# A Beginners Guide to Programming and Automated Analysis: Part 2 data and files

Welcome to part 2 of the series where we will separate the data from the code. Doing this allows us to be more flexible in what we can do. It also keeps everything more organized.

In the last part, you learned how to graph. In this part we will make basic refinements

Here is the code from last time

Lesson01.py
#plot stuff
Import matplotlib.pyplot as plt
plt.plot([1,2,3],[3,2,1])
plt.show()

The problem with this code is it would be hard to read if the x and y values are long.

lets refine this a bit

import matplotlib.pyplot as plt

x1=[]
y1 =[]
x2= []
y2= []
fig_name = “the title”
plt.plot(x1, y1)
plt.plot(x2, y2)
plt.xlabel(“stuff”)
plt.ylabel(“things”)
plt.title(fig_name)
plt.grid(“”)
plt.show()

x1 and y1 are called variables. Variables are names for data. Python allows the storage of data in different ways called types. Python has numerous basic types and from these types we can make more complex types. Lists can contain any type supported by python.

Integers (int) are whole positive and negative numbers. On most machines an int can store any number from -2^32 to 2^32. Any fraction or number with a decimal is not an integer. 1, 0 , and -40003 are ints but 1.0, 40.3, and .1 are not. The type of variable that x1 and y1 is is a list of integers.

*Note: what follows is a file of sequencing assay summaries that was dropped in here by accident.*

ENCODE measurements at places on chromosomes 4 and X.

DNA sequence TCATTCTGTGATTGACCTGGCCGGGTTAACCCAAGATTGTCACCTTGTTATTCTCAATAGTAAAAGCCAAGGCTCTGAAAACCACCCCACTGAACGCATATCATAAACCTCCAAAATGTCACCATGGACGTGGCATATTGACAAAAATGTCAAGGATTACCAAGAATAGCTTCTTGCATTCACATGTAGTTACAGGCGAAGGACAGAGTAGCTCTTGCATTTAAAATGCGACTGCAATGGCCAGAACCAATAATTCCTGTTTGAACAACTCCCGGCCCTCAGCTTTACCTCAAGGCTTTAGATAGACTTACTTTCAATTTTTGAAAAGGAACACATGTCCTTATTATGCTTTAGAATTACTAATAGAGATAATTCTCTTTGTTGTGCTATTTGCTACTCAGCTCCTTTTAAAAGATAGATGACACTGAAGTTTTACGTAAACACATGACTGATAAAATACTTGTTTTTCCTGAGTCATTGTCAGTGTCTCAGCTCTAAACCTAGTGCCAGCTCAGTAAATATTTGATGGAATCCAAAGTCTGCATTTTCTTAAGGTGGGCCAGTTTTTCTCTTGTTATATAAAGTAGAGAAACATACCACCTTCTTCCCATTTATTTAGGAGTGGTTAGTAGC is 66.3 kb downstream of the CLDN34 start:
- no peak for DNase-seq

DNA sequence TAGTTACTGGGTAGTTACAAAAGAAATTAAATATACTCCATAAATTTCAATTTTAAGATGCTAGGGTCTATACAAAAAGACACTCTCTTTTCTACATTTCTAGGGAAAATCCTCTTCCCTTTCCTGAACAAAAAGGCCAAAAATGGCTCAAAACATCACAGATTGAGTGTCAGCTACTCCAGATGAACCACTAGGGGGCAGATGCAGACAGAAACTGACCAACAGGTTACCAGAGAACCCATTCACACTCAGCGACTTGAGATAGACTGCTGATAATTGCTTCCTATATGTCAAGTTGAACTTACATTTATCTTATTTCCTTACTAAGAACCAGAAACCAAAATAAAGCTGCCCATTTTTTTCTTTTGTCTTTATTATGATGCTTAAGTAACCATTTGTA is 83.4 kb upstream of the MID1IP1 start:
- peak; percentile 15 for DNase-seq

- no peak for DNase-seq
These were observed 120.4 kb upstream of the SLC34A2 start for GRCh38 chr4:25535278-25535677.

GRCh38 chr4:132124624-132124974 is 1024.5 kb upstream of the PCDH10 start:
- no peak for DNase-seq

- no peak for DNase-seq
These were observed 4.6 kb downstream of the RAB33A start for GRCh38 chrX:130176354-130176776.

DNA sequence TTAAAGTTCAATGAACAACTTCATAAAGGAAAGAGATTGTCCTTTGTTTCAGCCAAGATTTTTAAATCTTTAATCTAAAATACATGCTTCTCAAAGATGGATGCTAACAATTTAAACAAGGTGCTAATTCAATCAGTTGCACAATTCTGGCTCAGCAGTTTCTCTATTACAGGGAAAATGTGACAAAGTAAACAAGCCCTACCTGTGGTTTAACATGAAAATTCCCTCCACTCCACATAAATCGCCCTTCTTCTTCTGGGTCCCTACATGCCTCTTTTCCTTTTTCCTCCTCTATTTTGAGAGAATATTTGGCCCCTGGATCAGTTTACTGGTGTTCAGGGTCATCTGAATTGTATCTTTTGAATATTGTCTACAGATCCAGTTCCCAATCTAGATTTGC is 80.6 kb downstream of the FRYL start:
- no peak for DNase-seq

Floating point numbers (float) can roughly represent any number positive or negative number including fractions. On most computers, they range between -2^32 to 2^32.

Numeric types such as ints and floats can be manipulated the common arithmetic operators like +,-,/, and * to produce a numeric result. For instance

a = 3
b = 4
c = b + a

c is 7

You can combine floats and numerics but the resulting type will become a float.

Non numeric types, as the name implies, do not work like the regular numbers you are familiar with. Lists and strings are examples of such types. Just as numeric types have operators that allow you to manipulate and produce other numerics so do lists and strings. Lists can grow and shrink and each individual element can be accessed and changed on there own. One way to grow a list is to use the addition sign like so:

Strings are basically lists of characters with some special properties. The value of the string must be surrounded by quotes. Open or closed quotes are fine as long as you are consistent. For example

s = “a string”
z = ‘a string’

s and z are equivalent.

import matplotlib.pyplot as plt
import numpy

x1=[]
y1 =[]
x2= numpy.exp(x1)
y2= []
plt.plot(x1, y1)
plt.plot(x2, y2)
plt.xlabel(“”)
plt.ylabel(“”)
plt.title(“”)
plt.grid(“”)
plt.show()

We can even chain these together
x1=[]
y1 =[]
x2= numpy.exp(x1)
y2= []
plt.plot(x1, y1)
plt.plot(x2, y2)
plt.xlabel(“”)
plt.ylabel(“”)
plt.title(“”)
plt.grid(“”)
plt.show()